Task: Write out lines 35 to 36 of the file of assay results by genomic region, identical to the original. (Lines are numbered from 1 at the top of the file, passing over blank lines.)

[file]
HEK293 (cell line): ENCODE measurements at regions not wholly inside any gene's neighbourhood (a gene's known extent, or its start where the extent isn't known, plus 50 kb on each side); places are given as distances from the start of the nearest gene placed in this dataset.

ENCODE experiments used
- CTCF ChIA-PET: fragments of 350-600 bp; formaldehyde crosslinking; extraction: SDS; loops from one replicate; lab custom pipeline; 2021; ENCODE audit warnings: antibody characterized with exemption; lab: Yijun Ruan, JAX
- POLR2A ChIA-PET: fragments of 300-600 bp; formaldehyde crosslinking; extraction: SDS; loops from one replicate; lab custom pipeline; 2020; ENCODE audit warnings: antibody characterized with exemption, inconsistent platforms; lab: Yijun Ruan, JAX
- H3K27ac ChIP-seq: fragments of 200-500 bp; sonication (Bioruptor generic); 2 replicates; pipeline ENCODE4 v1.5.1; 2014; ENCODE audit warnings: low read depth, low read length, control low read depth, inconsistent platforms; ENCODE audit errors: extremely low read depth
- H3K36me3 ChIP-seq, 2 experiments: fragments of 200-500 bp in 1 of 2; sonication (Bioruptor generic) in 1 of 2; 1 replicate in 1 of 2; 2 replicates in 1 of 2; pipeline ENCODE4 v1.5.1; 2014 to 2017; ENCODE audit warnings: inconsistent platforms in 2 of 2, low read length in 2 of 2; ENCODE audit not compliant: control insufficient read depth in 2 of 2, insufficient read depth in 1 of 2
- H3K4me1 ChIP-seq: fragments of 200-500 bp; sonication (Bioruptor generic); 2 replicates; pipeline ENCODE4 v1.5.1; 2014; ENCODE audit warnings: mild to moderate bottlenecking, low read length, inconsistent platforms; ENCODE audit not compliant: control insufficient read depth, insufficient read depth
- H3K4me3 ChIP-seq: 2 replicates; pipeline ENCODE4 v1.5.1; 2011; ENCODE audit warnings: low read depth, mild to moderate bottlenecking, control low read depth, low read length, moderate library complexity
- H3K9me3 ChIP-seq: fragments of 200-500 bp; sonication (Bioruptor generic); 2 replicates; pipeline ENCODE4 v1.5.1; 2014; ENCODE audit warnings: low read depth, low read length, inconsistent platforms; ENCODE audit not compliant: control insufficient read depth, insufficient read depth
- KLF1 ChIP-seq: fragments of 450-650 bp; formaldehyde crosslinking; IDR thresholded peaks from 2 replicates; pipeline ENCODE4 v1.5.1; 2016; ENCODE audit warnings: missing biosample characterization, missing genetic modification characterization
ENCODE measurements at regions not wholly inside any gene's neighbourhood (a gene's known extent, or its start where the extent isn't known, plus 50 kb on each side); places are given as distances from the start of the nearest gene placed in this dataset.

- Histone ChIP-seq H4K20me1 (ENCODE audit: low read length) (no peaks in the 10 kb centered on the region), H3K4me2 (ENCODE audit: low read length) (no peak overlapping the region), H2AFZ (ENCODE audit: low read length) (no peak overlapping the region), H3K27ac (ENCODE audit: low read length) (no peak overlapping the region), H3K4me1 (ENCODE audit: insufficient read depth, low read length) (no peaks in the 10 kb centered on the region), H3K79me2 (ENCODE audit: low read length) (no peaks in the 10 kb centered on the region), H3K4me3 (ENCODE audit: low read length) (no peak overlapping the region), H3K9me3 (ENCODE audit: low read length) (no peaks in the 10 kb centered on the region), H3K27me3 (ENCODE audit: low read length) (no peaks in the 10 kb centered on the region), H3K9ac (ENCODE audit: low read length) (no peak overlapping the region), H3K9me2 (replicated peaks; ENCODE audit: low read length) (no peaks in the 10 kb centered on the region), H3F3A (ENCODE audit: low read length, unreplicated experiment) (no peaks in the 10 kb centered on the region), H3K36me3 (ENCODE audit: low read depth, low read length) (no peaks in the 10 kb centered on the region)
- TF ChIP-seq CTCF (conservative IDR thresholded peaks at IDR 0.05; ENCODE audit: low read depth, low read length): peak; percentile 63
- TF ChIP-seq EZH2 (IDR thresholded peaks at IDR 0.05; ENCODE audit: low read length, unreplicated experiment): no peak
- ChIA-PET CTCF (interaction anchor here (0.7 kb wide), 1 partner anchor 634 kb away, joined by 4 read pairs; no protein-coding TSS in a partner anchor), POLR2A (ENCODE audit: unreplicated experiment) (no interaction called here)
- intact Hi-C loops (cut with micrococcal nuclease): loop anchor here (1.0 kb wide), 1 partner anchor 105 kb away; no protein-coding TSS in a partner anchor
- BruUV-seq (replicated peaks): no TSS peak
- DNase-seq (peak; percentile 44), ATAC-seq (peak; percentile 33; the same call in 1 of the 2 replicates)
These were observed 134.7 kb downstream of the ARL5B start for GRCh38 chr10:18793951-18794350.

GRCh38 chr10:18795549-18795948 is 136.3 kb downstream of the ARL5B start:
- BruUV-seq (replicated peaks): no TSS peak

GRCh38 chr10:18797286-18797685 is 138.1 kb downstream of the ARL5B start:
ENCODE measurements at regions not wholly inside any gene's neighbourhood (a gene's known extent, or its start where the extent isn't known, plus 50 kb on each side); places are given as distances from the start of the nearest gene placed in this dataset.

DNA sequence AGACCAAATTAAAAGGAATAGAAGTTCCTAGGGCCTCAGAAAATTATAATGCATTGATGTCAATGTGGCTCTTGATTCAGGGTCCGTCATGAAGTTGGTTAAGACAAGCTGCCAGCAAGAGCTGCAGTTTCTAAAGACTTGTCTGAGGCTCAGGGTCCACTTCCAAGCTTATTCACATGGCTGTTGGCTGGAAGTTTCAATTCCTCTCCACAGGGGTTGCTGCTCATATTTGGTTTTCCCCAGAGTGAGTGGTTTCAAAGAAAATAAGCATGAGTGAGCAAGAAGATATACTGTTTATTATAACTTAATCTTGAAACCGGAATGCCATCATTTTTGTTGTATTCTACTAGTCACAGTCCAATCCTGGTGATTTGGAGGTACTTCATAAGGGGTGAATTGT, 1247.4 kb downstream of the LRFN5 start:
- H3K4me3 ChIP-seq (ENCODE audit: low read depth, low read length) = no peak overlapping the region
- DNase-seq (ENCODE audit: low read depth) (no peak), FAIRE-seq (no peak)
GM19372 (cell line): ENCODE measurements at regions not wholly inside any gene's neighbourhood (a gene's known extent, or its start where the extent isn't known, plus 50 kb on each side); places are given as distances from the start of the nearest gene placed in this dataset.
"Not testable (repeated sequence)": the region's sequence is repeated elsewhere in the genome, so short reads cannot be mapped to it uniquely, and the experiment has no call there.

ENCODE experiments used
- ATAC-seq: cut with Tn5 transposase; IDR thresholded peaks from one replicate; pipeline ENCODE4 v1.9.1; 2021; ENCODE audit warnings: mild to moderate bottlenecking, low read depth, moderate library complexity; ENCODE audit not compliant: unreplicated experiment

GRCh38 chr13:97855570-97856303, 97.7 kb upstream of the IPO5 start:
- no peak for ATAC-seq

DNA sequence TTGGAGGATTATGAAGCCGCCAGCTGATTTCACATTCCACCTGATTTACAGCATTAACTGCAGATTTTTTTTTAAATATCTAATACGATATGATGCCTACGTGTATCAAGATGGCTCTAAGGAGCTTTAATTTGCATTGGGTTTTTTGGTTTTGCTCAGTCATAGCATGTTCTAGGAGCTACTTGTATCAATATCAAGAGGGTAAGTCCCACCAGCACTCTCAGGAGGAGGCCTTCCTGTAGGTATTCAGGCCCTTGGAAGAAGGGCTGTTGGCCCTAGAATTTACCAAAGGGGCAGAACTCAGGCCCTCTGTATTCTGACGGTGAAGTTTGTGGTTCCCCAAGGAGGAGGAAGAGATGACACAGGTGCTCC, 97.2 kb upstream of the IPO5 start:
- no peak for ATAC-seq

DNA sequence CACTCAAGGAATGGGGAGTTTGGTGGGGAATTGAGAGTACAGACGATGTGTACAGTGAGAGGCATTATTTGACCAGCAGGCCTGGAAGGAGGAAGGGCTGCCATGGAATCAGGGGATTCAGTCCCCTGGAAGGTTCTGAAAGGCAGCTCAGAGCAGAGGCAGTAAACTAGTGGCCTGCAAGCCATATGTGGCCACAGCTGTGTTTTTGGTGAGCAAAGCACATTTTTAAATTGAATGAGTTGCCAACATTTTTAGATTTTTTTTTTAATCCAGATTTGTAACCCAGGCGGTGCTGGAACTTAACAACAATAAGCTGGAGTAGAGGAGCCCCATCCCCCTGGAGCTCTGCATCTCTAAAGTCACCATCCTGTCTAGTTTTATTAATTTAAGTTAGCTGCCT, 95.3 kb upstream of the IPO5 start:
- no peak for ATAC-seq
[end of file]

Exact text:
DNA sequence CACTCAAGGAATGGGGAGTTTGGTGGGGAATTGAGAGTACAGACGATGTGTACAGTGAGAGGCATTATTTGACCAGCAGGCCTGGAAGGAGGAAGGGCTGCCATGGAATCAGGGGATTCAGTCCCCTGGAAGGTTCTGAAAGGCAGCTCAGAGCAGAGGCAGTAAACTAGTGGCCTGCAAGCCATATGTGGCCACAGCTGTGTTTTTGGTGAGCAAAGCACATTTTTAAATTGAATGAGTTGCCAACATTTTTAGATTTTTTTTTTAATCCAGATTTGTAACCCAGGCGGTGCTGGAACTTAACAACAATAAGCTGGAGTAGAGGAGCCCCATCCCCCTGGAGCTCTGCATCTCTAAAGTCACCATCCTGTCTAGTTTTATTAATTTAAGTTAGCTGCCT, 95.3 kb upstream of the IPO5 start:
- no peak for ATAC-seq